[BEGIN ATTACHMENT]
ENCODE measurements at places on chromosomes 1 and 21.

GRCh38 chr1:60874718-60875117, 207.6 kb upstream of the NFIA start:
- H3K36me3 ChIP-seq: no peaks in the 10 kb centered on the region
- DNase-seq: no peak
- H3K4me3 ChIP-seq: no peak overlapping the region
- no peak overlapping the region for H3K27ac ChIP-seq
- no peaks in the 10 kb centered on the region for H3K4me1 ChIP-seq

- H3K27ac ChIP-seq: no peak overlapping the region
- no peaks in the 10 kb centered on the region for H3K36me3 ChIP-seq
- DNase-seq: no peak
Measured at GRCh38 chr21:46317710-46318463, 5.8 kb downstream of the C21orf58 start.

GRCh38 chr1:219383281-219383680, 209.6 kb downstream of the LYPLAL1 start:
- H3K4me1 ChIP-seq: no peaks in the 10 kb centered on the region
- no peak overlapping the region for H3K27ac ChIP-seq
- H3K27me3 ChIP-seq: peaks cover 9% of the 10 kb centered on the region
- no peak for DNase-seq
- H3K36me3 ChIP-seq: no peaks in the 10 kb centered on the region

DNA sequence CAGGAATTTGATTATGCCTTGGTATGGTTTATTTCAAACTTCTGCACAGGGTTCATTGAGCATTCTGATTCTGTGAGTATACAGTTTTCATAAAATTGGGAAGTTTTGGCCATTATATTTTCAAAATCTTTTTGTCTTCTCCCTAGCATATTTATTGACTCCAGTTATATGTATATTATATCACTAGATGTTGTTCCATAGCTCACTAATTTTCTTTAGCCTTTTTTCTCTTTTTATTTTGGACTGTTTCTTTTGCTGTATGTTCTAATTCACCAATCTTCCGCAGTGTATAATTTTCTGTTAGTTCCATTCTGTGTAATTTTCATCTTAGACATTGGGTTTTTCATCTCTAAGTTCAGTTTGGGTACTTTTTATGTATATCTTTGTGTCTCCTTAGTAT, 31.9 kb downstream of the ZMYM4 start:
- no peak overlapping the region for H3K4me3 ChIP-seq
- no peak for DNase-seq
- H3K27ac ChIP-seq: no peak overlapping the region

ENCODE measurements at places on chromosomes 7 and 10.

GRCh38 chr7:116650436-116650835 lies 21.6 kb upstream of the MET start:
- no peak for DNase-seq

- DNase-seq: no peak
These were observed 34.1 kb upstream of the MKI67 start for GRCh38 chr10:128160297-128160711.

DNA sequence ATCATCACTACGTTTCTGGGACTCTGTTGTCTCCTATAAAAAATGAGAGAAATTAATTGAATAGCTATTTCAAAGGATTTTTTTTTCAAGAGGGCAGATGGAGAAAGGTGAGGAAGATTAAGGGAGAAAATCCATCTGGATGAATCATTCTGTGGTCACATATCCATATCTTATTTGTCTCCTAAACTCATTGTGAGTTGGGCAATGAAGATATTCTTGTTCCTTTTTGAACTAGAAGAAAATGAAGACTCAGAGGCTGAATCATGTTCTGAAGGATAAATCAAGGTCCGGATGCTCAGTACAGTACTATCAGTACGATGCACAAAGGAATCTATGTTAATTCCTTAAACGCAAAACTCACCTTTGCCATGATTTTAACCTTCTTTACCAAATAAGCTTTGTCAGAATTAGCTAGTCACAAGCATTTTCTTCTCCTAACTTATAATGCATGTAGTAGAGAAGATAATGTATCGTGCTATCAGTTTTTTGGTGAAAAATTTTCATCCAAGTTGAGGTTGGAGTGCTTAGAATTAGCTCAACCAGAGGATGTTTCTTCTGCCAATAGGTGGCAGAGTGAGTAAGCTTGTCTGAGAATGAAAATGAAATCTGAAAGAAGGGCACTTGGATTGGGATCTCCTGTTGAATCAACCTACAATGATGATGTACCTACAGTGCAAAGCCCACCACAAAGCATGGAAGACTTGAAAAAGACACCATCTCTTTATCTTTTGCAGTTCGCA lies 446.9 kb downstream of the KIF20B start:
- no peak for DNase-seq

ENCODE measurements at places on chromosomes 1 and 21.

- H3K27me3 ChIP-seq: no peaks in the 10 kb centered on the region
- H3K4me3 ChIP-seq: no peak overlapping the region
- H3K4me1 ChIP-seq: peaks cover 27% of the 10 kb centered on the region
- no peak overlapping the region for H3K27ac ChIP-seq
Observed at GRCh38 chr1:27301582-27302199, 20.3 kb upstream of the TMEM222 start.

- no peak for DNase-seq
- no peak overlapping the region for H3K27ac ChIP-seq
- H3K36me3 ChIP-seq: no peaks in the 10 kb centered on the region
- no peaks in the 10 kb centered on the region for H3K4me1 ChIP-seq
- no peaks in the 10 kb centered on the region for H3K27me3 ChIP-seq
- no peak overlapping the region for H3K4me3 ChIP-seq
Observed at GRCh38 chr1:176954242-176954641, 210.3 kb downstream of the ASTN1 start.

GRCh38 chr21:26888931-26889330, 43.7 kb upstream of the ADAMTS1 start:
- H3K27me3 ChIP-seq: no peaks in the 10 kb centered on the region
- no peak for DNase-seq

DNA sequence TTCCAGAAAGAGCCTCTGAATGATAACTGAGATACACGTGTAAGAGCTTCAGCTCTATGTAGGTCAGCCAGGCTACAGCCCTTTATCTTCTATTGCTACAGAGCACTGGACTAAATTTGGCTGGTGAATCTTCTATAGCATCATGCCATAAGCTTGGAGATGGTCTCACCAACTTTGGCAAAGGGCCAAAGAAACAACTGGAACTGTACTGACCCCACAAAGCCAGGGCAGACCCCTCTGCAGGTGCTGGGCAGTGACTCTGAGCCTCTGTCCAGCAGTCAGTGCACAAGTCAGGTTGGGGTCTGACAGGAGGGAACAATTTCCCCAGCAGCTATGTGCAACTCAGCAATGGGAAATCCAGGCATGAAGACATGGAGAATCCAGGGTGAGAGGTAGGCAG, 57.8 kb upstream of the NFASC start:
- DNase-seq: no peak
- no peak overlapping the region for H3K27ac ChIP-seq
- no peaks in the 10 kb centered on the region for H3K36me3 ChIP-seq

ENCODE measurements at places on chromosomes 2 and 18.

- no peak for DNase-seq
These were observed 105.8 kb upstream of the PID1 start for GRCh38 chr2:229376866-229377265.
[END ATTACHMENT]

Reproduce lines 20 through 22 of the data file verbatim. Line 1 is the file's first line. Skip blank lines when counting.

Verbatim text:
- no peak for DNase-seq
- H3K27ac ChIP-seq: no peak overlapping the region

ENCODE measurements at places on chromosomes 7 and 10.